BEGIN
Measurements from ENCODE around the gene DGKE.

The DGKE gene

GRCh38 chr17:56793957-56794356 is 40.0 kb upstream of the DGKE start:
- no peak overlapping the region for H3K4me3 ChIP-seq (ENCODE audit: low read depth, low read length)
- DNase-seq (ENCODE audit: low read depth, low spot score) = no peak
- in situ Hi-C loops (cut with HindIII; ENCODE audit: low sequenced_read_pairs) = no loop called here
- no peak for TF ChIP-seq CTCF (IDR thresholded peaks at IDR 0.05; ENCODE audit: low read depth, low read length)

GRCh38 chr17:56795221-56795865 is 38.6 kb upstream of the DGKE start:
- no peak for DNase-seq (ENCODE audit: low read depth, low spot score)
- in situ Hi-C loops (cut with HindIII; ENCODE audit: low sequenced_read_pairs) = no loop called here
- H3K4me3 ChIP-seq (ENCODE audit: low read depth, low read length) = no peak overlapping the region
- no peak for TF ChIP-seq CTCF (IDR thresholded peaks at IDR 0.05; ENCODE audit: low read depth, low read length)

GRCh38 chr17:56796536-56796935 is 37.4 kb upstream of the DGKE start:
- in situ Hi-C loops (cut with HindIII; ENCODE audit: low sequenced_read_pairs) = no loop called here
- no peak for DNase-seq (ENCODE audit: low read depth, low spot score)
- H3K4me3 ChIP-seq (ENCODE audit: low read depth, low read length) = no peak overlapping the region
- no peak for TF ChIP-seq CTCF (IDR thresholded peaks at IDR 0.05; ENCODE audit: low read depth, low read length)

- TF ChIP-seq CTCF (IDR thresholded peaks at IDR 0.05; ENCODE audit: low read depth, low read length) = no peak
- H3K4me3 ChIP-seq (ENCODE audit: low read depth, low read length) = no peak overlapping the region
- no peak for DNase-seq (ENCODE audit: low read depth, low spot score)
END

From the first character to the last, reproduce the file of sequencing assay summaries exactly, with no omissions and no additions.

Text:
Measurements from ENCODE around the gene DGKE.

The DGKE gene

GRCh38 chr17:56793957-56794356 is 40.0 kb upstream of the DGKE start:
- no peak overlapping the region for H3K4me3 ChIP-seq (ENCODE audit: low read depth, low read length)
- DNase-seq (ENCODE audit: low read depth, low spot score) = no peak
- in situ Hi-C loops (cut with HindIII; ENCODE audit: low sequenced_read_pairs) = no loop called here
- no peak for TF ChIP-seq CTCF (IDR thresholded peaks at IDR 0.05; ENCODE audit: low read depth, low read length)

GRCh38 chr17:56795221-56795865 is 38.6 kb upstream of the DGKE start:
- no peak for DNase-seq (ENCODE audit: low read depth, low spot score)
- in situ Hi-C loops (cut with HindIII; ENCODE audit: low sequenced_read_pairs) = no loop called here
- H3K4me3 ChIP-seq (ENCODE audit: low read depth, low read length) = no peak overlapping the region
- no peak for TF ChIP-seq CTCF (IDR thresholded peaks at IDR 0.05; ENCODE audit: low read depth, low read length)

GRCh38 chr17:56796536-56796935 is 37.4 kb upstream of the DGKE start:
- in situ Hi-C loops (cut with HindIII; ENCODE audit: low sequenced_read_pairs) = no loop called here
- no peak for DNase-seq (ENCODE audit: low read depth, low spot score)
- H3K4me3 ChIP-seq (ENCODE audit: low read depth, low read length) = no peak overlapping the region
- no peak for TF ChIP-seq CTCF (IDR thresholded peaks at IDR 0.05; ENCODE audit: low read depth, low read length)

- TF ChIP-seq CTCF (IDR thresholded peaks at IDR 0.05; ENCODE audit: low read depth, low read length) = no peak
- H3K4me3 ChIP-seq (ENCODE audit: low read depth, low read length) = no peak overlapping the region
- no peak for DNase-seq (ENCODE audit: low read depth, low spot score)